As the dance world begins to open up again, I’m so glad to be back in the studio rehearsing Sonia Sabri Company’s family show Same Same…But Different before we head out on tour. 

In rehearsals the body is worked, and this leaves me with a feeling of having put in a hard day’s work. 

I enjoy how dance, and this show in particular, with its movement, playfulness, and music, touches the many parts of my being, physically and emotionally.

As well as dancing, I am extending my repertoire by incorporating sections on my acoustic guitar. 

This is my first time playing the guitar to accompany dance and there is something very particular about dance and music performed together live and how they become a duet. 

I usually write music by myself, so it’s been a journey of discovery for me learning new ways of collaborating to help tell the story of these sections.   

The show is propelled by the idea of difference and belonging embodied in the phrase, “Same same… but different.” In the show, three friends playfully wrestle with their own difference and belonging. I was drawn to the project in part because of this idea. I was born in New Zealand, grew up in the US and Singapore, and moved to the UK 10 years ago. I became a British citizen five years ago. 

At the centre of my own immigrant experience has been this process of navigating difference and belonging. It’s been a process of discovery, but it has also been a process of frustration and contradictions. Moments that mark us out as different. It might be dress, accent, what you eat, what makes you laugh. Even when these differences are received positively, they are still seen as differences. However, these experiences of feeling different are not limited to me or the immigrant experience. It’s something we all experience at one time or another. The beautiful thing is that we have a choice to engage with our own and each other’s differences, embrace them, celebrate them, and at the same time see the many ways in which we are all the same.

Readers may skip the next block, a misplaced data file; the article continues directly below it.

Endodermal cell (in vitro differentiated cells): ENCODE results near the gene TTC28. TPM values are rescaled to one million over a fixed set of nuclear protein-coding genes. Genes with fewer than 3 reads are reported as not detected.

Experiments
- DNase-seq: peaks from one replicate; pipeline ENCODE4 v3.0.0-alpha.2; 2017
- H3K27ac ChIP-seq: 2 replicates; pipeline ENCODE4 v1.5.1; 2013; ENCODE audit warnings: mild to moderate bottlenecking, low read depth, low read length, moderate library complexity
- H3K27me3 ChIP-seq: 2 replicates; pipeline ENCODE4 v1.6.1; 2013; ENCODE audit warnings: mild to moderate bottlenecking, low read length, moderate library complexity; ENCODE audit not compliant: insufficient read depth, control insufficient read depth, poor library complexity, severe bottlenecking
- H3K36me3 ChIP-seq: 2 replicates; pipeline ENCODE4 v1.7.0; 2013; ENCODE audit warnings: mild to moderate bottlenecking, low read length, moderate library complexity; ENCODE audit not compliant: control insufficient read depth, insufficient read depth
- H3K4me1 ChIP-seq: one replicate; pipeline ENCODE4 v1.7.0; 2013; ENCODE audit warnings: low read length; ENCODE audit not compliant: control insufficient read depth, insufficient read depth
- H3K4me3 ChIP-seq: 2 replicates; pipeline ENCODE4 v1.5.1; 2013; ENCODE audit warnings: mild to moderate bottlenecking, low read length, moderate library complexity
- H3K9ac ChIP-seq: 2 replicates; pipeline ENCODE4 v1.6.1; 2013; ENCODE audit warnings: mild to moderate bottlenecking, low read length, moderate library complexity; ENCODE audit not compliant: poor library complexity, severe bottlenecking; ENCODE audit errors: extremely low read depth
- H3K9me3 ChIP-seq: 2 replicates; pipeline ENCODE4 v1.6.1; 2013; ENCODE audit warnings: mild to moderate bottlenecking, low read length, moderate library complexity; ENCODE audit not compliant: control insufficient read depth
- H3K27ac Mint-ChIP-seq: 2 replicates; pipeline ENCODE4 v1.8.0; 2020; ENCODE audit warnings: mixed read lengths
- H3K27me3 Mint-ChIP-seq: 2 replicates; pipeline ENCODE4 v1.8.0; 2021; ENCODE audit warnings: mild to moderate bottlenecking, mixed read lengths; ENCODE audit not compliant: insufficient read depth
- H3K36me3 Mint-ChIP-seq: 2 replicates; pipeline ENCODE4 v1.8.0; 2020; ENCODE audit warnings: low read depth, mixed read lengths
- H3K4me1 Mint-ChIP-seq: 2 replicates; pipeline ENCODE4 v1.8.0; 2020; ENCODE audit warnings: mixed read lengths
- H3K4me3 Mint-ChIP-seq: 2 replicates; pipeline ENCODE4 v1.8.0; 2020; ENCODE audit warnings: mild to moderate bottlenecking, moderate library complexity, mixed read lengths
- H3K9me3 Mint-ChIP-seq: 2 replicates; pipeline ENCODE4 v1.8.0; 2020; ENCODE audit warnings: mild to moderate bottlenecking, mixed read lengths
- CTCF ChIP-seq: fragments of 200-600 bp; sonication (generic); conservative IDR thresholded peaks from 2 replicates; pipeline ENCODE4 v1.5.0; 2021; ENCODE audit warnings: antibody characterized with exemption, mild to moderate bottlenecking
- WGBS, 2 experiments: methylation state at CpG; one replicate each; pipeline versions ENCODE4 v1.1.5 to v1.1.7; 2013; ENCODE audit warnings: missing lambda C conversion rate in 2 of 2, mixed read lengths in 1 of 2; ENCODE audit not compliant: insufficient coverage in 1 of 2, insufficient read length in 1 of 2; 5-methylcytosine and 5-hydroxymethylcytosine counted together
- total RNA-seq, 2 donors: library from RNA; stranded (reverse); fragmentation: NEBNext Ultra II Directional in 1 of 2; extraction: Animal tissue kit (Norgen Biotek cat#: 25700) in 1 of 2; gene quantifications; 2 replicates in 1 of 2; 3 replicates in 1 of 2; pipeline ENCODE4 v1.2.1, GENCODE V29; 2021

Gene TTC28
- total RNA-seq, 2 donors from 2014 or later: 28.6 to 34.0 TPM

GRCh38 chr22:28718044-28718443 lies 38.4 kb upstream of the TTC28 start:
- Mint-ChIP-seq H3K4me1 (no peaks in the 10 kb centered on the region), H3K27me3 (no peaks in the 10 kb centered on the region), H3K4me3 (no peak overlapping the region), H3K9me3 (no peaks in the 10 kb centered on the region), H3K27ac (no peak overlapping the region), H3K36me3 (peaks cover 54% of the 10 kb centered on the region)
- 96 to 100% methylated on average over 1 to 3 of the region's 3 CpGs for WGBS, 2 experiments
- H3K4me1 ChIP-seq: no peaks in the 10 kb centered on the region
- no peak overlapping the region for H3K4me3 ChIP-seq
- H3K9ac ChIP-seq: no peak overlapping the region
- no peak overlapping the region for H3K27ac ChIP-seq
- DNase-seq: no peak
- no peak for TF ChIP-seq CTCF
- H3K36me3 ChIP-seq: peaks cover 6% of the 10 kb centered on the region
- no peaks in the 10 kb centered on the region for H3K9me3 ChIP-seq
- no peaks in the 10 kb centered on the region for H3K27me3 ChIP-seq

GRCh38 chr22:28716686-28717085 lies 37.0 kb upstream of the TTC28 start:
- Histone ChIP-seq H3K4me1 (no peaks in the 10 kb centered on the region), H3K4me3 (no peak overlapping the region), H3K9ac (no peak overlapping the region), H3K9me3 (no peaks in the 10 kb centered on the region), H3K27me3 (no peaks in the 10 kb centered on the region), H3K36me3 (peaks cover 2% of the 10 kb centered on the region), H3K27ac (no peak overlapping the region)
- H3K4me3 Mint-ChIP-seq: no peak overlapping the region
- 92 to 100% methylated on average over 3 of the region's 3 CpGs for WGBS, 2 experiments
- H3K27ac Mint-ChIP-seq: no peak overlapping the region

Another theme I’ve been reflecting on in the piece is discovery, particularly in the context of a family show. I’ve been at home this week in between rehearsal weeks and spending time with my ten-month-old. He and I make lots of discoveries together. Things that have become very normal to me he helps me rediscover. During bath time, I dunk a cloth into the water, lift it out, and he watches the water pour out in a long stream. He tries to grab it like it’s solid and watches it break around his hand. He tries to stop the drip at its source, putting his hand on the cloth and then watching the water run down his arm. He looks at the water curiously and then looks back at me, sharing the discovery with me. It reminded me how there are things in the world that children are best suited to discover. 

Throughout the show, there are many discoveries that our characters have about the world, each other, and themselves. 

I am so looking forward to seeing how the audiences and children in particular react to the show and to hear their joy and laughter as the performance unfolds.

Co authors David Evans and Lisa Godsal